January 15, 2009

The Fruits of Laboring Together

Our friends at the 7th Street Garden are continuing their transition to the bigger, better Gage-Eckington location, and they're getting lots of help along the way. Community members and volunteers helped prep the new site and relocate much of the garden, and a really cool group called Casey Trees recently awarded them a small grant to plant some fledgling trees at the new location. As they wait for the new trees to grow, they're eager to transplant the fruit trees that are located at the old site, adjacent to Bread for the City.

I recently took some time with Bread for the City's resident tree-whisperer, Kendra Sudano (who is currently on leave and dearly missed), to sit down among the trees and commune with them. Turns out there's a lot to say about trees! Here's an excerpt from what Kendra told me:

These trees aren't native and they're growing apart from their brethren--together only in these small groups, and that makes for a fragile habitat. At the same time, and I don't want to anthropomorphize the trees, but I'd like to believe that these trees are stronger for having grown in this environment. I feel like these trees are strengthened by this site, where humans themselves are more diverse. We know that biological and cultural and ecological diversity go hand in hand, so though these trees are growing alone in a habitat that's not natural for them, they're also growing as part of a community that is itself learning to celebrate its diversity and channel its manifold energies into something that is once again a productive, plentiful ecosystem. Maybe the trees themselves are free to grow stronger and better because the humans that have surrounded and tended to them are trying to learn how to communicate.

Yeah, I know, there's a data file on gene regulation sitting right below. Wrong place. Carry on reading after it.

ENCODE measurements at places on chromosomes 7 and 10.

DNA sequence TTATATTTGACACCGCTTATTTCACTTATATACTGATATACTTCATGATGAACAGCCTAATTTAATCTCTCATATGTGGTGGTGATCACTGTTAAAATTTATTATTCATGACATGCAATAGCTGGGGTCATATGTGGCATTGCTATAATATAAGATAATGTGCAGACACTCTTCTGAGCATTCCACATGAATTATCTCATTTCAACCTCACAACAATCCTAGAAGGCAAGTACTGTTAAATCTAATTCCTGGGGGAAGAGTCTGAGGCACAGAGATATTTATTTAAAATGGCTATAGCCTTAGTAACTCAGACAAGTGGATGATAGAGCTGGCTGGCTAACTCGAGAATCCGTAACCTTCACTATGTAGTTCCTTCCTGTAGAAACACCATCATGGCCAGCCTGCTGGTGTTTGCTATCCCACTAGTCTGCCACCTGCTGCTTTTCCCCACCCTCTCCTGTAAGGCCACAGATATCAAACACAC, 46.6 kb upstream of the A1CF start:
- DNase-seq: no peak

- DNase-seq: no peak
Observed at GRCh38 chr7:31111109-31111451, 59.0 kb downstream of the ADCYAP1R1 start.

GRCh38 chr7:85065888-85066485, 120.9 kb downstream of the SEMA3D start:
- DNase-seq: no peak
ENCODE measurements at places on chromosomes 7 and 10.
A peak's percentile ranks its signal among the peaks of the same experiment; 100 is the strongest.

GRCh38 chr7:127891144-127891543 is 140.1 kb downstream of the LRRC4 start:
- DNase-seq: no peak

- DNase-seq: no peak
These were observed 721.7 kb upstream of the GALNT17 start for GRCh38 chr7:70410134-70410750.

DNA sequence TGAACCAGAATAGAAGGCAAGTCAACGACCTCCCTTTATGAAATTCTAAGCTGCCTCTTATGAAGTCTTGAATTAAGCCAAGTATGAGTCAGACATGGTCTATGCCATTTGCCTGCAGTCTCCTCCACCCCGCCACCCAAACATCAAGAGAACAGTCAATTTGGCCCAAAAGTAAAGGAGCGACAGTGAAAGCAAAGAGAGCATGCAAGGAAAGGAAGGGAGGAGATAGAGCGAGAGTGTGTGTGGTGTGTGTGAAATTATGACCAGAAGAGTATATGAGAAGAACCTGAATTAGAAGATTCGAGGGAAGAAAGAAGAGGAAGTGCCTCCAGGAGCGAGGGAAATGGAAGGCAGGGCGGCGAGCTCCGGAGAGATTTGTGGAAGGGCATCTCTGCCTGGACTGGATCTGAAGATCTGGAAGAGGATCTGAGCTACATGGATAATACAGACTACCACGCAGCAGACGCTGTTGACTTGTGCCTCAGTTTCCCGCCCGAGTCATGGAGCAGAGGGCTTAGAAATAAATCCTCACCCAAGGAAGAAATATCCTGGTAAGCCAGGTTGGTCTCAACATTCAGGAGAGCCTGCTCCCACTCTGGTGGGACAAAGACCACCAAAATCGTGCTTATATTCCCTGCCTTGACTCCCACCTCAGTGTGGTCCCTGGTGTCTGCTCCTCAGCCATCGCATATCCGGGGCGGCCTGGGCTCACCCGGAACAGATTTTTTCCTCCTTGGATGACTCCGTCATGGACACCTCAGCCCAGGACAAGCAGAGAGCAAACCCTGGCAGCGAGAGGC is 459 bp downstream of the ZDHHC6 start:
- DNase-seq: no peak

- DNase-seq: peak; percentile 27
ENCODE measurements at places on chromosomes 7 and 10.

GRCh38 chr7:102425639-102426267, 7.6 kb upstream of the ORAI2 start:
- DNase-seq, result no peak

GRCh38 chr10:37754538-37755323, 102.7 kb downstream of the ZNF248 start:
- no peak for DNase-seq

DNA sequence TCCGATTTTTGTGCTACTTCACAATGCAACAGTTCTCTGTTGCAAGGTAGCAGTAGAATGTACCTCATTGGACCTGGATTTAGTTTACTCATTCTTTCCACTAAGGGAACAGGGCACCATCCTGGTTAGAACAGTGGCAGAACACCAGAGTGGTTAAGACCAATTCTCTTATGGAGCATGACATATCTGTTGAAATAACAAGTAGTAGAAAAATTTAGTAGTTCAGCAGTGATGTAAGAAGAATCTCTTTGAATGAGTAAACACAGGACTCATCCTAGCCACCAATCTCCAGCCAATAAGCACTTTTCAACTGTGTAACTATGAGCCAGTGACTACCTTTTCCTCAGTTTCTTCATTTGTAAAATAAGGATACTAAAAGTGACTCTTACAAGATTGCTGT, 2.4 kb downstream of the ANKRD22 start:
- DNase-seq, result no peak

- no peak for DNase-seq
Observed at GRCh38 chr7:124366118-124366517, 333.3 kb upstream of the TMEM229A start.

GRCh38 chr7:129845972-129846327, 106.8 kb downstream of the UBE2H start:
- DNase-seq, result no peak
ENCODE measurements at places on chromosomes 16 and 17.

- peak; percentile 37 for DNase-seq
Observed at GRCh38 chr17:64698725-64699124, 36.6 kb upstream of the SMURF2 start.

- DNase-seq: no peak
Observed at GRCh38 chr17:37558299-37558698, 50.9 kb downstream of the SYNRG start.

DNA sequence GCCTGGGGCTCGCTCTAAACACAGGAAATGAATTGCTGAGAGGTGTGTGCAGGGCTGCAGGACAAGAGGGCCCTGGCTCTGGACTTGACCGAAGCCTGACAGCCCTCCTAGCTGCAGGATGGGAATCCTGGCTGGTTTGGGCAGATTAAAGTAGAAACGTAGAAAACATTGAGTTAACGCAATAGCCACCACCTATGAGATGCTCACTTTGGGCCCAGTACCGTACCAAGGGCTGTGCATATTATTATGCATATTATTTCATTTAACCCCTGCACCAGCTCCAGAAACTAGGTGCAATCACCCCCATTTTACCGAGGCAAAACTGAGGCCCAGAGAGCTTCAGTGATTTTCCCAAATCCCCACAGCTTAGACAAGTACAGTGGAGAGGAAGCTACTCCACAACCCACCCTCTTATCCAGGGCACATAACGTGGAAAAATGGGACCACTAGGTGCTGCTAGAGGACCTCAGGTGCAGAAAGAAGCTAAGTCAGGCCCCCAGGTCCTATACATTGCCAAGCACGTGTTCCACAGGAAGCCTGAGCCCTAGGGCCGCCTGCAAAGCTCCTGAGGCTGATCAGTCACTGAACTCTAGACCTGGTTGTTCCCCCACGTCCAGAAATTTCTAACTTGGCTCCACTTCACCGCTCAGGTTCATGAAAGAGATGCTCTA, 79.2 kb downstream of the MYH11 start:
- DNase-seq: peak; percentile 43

The 7th Street Garden did a great job of pulling groups of people together that are too often separated by class, race, and a number of other perceived differences. Gardens like these help bring neighborhoods together in a shared venture and spirit (plus, duh, grow food that will feed people who live right along or near the reclaimed land). In the Garden’s new site, which is spacious and otherwise would be abandoned, it is even better poised to be a {pun alert} growth center {end pun alert} for our community.
The story of the Garden’s transition was recently featured on NPR: you can listen to that piece here, as well as a nerdy-in-the-good-way piece about the trees of our nation’s capital (which is apparently known by some as the "City of Trees").

We want to help make sure that the trees from the old site can continue growing at the new site. But we'll need the right equipment, like a tree spade, and a truck w/ a bed that lowers to the ground. Contact me at gbloom {at} breadforthecity {dot} org if you can help us find the right tools for the job.

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